Average Joes Have Their Own Recession Indicators

The numbers from the recession are startling: interest rates near zero, housing starts at a record low and new claims for unemployment benefits the highest since 1982. All the statistics project the big picture of what's happening in the economy. But there is also the micro view.

Copyright © 2009 NPR. For personal, noncommercial use only. See Terms of Use. For other uses, prior permission required.

RENEE MONTAGNE, host:

Economists measure the depth of a recession through indicators like the unemployment rate and the gross domestic product. Our Planet Money team has been measuring it through something else: people's observations. NPR's David Kestenbaum has this selection.

DAVID KESTENBAUM: Robert Chappel's(ph) personal indicator is the number 50. He lives in Wisconsin, and it's his job to deliver the Wisconsin State Journal. He drives around in the predawn hours, and throws them out his car window. Chappel says the newspapers used to get delivered to him in stacks of 40, but there are fewer ads now and the paper is thinner. So, instead of 40 to a stack, they can fit in 50.

Mr. ROBERT CHAPPEL: Literally, it doesn't weigh as much. It's literally harder for me to get it to your porch.

KESTENBAUM: When the economy was better, he says, that paper was pretty satisfying to throw.

Mr. CHAPPEL: You get it rolled up, you put a rubber band around it - or a bag around it if it's raining - and you fling it to the air, and it does its little pirouettes through the air and plops on the porch. Now, it sort of goes whew-whew-whew and sort of settles on the ground.

KESTENBAUM: Here's the national statistic that goes with that. According to the Newspaper Association of America, if you compare the third quarter of 2008 with 2007, ad revenue in print and online dropped by 18 percent. One state to the south and two states over in Ohio, Terry Weiss(ph) noticed an economic indicator at work. The free packets of coffee in the office kitchen stopped being delivered. This is at a textbook company in Dayton, Ohio. She sent out a little text message to her friends, quote: My company quit paying coffee service, so they quit delivery. Brought my own coffee to brew today. That was just the beginning.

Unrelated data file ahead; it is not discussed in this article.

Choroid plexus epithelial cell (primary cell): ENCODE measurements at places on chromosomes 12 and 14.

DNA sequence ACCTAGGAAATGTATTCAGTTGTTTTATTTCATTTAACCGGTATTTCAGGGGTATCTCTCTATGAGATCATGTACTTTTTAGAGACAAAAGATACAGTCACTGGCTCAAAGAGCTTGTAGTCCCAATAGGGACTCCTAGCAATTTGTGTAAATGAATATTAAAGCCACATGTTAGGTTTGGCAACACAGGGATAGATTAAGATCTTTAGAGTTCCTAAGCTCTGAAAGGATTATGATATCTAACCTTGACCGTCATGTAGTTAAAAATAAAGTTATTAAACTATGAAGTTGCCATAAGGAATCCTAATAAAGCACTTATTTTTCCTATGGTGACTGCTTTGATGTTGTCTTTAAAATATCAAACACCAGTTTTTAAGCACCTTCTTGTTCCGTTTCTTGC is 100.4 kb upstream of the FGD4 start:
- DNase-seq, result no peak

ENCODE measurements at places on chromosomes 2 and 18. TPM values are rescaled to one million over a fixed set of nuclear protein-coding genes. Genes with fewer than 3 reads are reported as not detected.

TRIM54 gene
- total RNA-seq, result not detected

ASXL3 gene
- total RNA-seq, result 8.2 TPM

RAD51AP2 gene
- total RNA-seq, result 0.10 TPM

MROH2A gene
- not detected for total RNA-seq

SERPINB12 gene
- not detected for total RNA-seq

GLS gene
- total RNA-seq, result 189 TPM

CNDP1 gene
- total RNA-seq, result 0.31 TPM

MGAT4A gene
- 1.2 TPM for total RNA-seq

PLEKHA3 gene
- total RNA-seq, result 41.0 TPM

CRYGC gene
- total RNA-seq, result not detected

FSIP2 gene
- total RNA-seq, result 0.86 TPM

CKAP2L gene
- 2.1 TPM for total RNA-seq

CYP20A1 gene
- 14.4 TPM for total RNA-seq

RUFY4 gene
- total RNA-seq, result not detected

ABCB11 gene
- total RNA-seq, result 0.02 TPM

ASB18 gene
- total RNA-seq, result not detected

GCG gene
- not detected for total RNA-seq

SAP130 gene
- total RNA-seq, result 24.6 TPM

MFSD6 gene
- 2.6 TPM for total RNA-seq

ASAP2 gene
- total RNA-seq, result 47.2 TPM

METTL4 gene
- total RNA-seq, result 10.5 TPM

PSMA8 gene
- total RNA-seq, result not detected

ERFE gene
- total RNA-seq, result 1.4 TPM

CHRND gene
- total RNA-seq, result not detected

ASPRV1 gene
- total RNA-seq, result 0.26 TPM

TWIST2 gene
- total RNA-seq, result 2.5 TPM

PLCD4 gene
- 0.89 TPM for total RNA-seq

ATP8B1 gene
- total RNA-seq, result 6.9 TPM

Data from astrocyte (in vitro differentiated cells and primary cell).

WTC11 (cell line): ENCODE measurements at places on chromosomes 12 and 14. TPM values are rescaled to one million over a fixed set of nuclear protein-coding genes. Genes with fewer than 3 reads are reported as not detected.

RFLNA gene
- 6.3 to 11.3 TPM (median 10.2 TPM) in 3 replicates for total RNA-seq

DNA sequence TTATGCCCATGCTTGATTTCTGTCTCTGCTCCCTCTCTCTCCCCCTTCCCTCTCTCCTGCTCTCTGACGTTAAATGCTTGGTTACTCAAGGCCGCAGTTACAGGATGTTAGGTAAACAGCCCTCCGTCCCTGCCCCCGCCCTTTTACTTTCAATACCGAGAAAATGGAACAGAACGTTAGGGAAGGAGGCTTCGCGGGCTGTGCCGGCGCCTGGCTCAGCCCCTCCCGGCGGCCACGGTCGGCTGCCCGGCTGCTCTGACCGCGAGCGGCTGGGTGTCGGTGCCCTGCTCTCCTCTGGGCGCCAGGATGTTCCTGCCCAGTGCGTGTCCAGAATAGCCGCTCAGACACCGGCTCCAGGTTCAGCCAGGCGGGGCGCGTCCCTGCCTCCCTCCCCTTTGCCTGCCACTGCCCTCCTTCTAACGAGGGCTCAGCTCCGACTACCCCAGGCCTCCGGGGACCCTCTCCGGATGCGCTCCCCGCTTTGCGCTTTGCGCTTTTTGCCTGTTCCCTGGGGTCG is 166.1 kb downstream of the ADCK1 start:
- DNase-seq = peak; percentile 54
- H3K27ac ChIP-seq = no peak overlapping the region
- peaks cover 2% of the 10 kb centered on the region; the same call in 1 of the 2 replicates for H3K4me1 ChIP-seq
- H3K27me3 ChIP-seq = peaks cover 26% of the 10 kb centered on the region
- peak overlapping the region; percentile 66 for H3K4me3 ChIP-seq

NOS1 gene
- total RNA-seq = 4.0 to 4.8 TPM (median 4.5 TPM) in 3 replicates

Ms. TERRY WEISS: I was literally standing in my boss's office, and we were talking about, huh, wonder if we should go buy our own coffeemaker so we can make coffee. And somebody said - ran by, did you see the email? We're like, what? She opened her email, and it said that the entire printing-services division of my company was shut down, and that was in Tennessee. And I said, well, that's horrible. Maybe that makes our division, creative services, a little safer. Bing! Then she got another email, and it said we were terminated, and that was it.

KESTENBAUM: That's when her coffee pot indicator turned into something the government does track. Ohio has an unemployment rate of 7.3 percent, slightly above the national average. Terry Weiss says she's not sure what happens now.

Ms. WEISS: Well, you smile a lot, and you try to...

(Soundbite of door closing)

Ms. WEISS: I'm shutting my door so the kids can't hear me. I mean, I will probably lose my house. I will probably have to move. I sent my resume a million places. I don't know, I mean, I've gotten offers from two family members that we can come and live with them.

KESTENBAUM: Ohio last year had one of the highest foreclosure rates in the country, one filing for every 44 homes. Ken Rogoff, who lives in Massachusetts, is used to thinking about numbers like that because he's actually an economist at Harvard. But he saw a very concrete indicator that something is amiss with the economy: the scene at the annual meeting of the American Economic Association. Rogoff was part of an expert panel discussion and normally, that would be a pretty sober affair. This time, he says, you couldn't find a seat.

Dr. KENNETH ROGOFF (Economics, Harvard University): You couldn't move. People lined up against the walls, pouring out the door. And there was one TV producer, told me she wanted to cover it, and she thought, well, I'll be very clever; I'll sneak around through the kitchen in the fire door...

(Soundbite of laughter)

Dr. ROGOFF: And we'll get in that way. She gets there, you know, with her crew, and finds 150 people waiting outside the door, you know, trying to hear what's going on. It's really - people are starved for some kind of perspective.

KESTENBAUM: The crisis will end, he says; recessions do end. But in the thick of one, it never feels like it will stop. David Kestenbaum, NPR News.

MONTAGNE: Our Planet Money team wants to know how you measure the recession in your own life. Add your comment to our blog at npr.org/money.

Copyright © 2009 NPR. All rights reserved. No quotes from the materials contained herein may be used in any media without attribution to NPR. This transcript is provided for personal, noncommercial use only, pursuant to our Terms of Use. Any other use requires NPR's prior permission. Visit our permissions page for further information.

NPR transcripts are created on a rush deadline by a contractor for NPR, and accuracy and availability may vary. This text may not be in its final form and may be updated or revised in the future. Please be aware that the authoritative record of NPR's programming is the audio.

Comments

 

Please keep your community civil. All comments must follow the NPR.org Community rules and terms of use, and will be moderated prior to posting. NPR reserves the right to use the comments we receive, in whole or in part, and to use the commenter's name and location, in any medium. See also the Terms of Use, Privacy Policy and Community FAQ.